Stunned Community Mourns Capital Gazette Shooting Victims

Hundreds poured into Annapolis streets to honor dead after the nation's latest mass shooting.
Bagpiper plays "Amazing Grace" at Annapolis march and vigil for victims of the shooting Thursday at the Capital Gazette.
Bagpiper plays "Amazing Grace" at Annapolis march and vigil for victims of the shooting Thursday at the Capital Gazette.
Reuters/ Leah Millis

Hundreds of mourners streamed into the streets of Annapolis, Maryland, Friday to mourn the slain workers of the Capital Gazette newspaper who were killed in the country’s latest mass shooting.

“We are not the enemy, we are you,” newspaper reporter Pat Furgurson told the crowd at an evening candlelight march and vigil on Main Street, a bold statement after more than a year of “fake news” charges directed at the media.

But the mourners who lined the downtown streets didn’t view the victims of the massacre as enemies. They were solemn and sobbing.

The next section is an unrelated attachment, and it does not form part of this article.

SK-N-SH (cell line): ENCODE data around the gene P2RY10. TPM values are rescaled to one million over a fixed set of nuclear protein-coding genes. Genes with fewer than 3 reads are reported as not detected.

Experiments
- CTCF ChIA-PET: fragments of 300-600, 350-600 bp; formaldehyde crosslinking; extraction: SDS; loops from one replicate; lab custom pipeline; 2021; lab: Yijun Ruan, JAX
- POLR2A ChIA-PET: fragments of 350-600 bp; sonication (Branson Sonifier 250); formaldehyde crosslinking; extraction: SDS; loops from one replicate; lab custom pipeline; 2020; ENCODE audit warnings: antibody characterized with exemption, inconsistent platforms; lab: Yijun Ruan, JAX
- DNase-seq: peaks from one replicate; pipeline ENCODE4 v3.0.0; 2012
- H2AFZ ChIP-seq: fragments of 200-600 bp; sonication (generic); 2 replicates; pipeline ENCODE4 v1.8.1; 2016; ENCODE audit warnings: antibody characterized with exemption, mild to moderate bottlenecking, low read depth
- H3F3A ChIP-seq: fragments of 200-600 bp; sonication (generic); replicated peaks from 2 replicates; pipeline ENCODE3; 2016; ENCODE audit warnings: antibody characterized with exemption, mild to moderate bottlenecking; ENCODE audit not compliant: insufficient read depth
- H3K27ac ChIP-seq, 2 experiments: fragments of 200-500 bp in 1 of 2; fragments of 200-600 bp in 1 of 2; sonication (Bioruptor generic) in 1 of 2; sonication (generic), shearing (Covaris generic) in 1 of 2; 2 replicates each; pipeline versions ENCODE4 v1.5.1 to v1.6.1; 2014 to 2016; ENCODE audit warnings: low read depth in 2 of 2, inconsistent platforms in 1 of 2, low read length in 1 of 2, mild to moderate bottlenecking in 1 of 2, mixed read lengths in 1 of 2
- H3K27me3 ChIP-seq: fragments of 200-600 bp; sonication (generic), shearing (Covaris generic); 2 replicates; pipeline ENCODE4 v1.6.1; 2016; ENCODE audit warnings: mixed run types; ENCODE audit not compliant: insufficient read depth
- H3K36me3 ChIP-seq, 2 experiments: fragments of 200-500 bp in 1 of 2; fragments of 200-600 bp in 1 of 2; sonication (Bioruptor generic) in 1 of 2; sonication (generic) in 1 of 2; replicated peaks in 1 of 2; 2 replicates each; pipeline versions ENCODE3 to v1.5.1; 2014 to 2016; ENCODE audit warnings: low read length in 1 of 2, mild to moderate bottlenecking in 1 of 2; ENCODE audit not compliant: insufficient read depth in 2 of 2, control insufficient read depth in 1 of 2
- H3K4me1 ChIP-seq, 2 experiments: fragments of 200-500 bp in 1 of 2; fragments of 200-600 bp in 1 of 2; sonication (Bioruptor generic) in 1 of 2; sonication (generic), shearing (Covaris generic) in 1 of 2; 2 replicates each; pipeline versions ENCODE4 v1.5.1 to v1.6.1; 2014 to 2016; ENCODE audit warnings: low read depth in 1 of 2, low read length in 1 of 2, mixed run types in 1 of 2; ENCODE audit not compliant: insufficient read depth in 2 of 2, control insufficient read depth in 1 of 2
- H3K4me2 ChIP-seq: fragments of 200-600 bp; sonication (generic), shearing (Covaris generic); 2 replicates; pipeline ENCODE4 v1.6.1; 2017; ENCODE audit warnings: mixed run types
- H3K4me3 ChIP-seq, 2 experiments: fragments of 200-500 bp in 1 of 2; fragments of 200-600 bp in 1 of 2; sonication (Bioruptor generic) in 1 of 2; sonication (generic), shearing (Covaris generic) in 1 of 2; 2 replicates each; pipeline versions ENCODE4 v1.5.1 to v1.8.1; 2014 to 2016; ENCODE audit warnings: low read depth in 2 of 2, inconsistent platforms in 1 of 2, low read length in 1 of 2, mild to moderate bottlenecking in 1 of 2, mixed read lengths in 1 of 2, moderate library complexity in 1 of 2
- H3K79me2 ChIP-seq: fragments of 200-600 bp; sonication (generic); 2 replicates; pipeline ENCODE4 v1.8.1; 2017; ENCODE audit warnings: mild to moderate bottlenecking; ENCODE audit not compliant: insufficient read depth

“These people were husbands, wives, mothers and fathers,” said Democratic Maryland House Speaker Michael Busch at the vigil, according to The Baltimore Sun. “They didn’t come from someplace else. They were dedicated to our community. They did not deserve to die under these circumstances.”

Five workers at the newspaper were killed after a gunman blockaded a rear door, then began firing on his victims as some of the survivors crouched in fear under their desks, police said.

Jarrod Warren Ramos, 38, was charged in the attack. He had a long-running feud with the newspaper and sued it for defamation in 2012.

Four journalists were killed: editor and writer Rob Hiaasen, 59, brother of mystery writer and journalist Carl Hiaasen; editorial page writer and editor Gerald Fischman, 61; editor and sports writer John McNamara, 56; and editor and community writer Wendi Winters, 65. Rebecca Smith, 34, who was hired just last year as a sales assistant at the newspaper, was also killed.

Area residents paid homage to the fallen throughout the day, leaving cards, flowers and gifts outside the newspaper office and gathering in a local park and church. Within hours of the shooting, a Bloomberg journalist set up a GoFundMe account. “Our hearts break for our colleagues in Annapolis and we want to do whatever we possibly can to help them pay for medical bills, funeral costs, and any other unforeseen expenses that might arise as a result of this terrible shooting,” the post noted. By late Friday over $168,000 had already been raised.